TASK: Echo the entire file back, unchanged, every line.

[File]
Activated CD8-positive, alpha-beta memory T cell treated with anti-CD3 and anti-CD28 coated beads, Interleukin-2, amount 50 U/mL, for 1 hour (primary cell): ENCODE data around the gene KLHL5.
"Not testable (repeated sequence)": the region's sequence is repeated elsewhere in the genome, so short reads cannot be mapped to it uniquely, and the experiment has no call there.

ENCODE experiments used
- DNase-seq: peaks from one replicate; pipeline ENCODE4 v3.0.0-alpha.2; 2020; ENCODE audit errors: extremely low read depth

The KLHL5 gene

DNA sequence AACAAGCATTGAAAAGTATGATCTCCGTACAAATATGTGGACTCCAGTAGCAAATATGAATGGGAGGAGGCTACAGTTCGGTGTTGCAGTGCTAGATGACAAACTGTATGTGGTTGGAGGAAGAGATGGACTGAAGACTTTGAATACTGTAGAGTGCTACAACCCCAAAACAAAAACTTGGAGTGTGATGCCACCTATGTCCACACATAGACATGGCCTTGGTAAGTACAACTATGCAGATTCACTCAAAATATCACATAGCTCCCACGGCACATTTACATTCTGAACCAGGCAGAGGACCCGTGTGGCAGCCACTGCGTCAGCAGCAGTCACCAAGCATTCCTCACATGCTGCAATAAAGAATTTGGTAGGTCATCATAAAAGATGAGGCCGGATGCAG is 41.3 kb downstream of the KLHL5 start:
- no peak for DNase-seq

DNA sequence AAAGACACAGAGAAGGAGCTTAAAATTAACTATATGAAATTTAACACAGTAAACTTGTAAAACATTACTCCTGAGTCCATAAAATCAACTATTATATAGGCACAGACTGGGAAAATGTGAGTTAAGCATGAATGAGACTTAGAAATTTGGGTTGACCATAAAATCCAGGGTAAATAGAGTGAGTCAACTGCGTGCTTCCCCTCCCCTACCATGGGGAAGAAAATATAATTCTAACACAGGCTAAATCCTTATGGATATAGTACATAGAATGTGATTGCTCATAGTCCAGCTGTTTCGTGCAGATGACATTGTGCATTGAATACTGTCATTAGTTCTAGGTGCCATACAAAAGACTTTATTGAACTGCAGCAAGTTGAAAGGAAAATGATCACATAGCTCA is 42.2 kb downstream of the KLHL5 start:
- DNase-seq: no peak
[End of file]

Activated CD8-positive, alpha-beta memory T cell treated with anti-CD3 and anti-CD28 coated beads, Interleukin-2, amount 50 U/mL, for 1 hour (primary cell): ENCODE data around the gene KLHL5.
"Not testable (repeated sequence)": the region's sequence is repeated elsewhere in the genome, so short reads cannot be mapped to it uniquely, and the experiment has no call there.

ENCODE experiments used
- DNase-seq: peaks from one replicate; pipeline ENCODE4 v3.0.0-alpha.2; 2020; ENCODE audit errors: extremely low read depth

The KLHL5 gene

DNA sequence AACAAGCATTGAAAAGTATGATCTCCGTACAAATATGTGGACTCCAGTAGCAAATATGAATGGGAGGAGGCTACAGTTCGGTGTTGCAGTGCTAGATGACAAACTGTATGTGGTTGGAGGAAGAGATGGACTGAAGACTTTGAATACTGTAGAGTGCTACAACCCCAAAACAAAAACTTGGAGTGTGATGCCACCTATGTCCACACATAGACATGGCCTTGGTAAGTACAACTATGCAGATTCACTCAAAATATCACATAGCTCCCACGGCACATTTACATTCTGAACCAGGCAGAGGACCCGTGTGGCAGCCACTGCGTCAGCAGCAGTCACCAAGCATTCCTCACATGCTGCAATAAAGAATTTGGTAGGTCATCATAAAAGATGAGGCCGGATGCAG is 41.3 kb downstream of the KLHL5 start:
- no peak for DNase-seq

DNA sequence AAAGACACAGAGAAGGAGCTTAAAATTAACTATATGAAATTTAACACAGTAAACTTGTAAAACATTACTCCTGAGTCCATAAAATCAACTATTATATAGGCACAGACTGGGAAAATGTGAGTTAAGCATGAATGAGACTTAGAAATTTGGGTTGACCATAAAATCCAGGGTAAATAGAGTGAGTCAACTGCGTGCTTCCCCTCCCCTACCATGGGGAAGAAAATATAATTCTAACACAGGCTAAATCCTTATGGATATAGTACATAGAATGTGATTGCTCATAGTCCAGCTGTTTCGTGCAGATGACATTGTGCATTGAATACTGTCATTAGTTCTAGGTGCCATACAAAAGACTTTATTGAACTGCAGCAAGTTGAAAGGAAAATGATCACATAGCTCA is 42.2 kb downstream of the KLHL5 start:
- DNase-seq: no peak